Investing in Your Kids

How to Raise Financial Gurus

April 25, 2018

Financial literacy is challenging at any age. For kids, who often cost more than they contribute, it’s especially difficult to explain how money works. To them it just magically appears when they need it. Here are some tips on raising financially responsible children in a world that is begging them to spend, spend, spend.

Talk early and talk often

It is never impolite to discuss money when it comes to your children. Kids are naturally curious about it. Where the money comes from and where it goes is an important concept for them to understand. Not only does it make them more aware of how finances work, but it also offers a glimpse into how much life actually costs. Earning an allowance through chores or volunteering is a good first step in teaching kids about money management and how to spend money sensibly.

Pass on good financial habits

Financial planning is an important skill that many people have never learned. Building a budget and allowing your children to help is one way to teach them. Also, having your kids make small financial decisions and discussing the outcome puts spending in perspective. For example, would you rather spend your allowance on candy or a trip to the movies? Which is the better “investment”? Let them make mistakes and talk about how they might avoid those mistakes in the future. Hands- on-learning is key in developing a better understanding of finances. The more a child does, the more confident they will become in managing their own funds one day.

Use easy to understand financial terms

How do you save effectively? How does credit work? How is money taxed? Breaking down terms into simple language, with a focus on cause/effect relationships, helps to clarify what can be an overwhelming concept. Using real life examples and visuals is one way to make it easier. Show your kids how to pay a bill online, how provincial sales tax works with a purchase, or how compound interest accumulates. Anything that makes them an active participant will be helpful when it comes to understanding finances, banking and the economy in general.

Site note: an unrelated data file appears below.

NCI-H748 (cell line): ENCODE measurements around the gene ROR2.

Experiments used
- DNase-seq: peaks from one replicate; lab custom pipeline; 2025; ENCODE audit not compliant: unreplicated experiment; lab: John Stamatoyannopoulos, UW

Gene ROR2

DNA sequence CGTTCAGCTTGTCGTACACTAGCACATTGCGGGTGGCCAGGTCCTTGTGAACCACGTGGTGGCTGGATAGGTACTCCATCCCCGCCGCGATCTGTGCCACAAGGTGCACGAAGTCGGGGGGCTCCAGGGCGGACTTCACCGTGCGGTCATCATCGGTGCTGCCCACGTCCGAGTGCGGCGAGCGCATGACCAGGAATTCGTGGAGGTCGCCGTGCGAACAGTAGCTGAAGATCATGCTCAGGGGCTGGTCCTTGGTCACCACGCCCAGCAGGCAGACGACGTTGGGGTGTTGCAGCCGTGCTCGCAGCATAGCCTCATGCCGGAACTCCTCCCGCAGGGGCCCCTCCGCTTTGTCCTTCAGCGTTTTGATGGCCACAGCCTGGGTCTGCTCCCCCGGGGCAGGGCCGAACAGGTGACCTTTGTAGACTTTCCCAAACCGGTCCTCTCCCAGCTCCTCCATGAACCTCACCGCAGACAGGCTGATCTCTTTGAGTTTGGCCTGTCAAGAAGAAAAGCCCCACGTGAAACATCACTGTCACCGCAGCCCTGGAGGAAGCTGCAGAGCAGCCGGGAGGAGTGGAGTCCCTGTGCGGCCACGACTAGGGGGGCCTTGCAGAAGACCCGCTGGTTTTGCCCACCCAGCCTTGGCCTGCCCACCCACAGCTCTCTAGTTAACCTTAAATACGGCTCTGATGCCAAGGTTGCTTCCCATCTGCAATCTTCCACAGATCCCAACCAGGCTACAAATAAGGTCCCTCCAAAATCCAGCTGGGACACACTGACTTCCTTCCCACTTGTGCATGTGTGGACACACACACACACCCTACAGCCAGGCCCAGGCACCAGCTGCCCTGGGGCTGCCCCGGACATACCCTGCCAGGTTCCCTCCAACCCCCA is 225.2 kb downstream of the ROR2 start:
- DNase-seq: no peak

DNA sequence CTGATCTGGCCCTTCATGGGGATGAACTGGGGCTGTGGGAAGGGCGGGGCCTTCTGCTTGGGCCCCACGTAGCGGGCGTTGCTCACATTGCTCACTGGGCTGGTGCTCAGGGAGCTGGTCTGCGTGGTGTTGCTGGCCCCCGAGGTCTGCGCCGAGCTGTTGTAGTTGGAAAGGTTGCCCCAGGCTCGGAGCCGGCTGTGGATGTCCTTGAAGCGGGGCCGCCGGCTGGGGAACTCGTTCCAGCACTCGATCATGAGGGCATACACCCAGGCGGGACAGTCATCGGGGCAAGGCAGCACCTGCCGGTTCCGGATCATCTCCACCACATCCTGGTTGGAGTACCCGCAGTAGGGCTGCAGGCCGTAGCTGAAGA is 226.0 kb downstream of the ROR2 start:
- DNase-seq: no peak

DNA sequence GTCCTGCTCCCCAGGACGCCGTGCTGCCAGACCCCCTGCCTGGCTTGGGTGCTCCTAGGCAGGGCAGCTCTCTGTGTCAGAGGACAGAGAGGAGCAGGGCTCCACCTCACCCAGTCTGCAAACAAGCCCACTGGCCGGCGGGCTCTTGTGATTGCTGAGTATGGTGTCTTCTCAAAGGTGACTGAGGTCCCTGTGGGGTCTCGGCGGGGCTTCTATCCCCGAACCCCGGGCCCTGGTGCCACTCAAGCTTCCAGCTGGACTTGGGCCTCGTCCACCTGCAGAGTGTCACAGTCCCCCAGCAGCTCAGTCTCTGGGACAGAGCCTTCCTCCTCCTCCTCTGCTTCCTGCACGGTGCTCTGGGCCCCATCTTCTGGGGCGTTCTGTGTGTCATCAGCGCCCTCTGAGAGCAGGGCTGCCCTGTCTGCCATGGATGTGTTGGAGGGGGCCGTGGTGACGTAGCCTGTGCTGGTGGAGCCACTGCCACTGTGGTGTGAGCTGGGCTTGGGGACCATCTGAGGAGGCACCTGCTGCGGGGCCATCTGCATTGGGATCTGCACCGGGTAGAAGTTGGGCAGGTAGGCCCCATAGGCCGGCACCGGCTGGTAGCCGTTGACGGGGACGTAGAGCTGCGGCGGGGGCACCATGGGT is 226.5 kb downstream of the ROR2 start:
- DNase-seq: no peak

Give them a reality check

It is especially important when a child becomes a teenager that you set them up with realistic standards for how much essentials cost, and help them to build a budget around that. Teenagers can be very impulsive, so you should also discuss how and when to use credit for expenses. Credit card companies are on university and college campuses, car dealerships are handing out vehicle loans to students and financing companies are offering to furnish college dorm rooms. It is vital that you have discussions with your kids before they do, not only because some of these lenders may be underhanded, but also because ,as a parent, you have a vested interest in your child’s success. After all, if something goes wrong along the way, they may turn to the bank of Mom & Dad to make ends meet.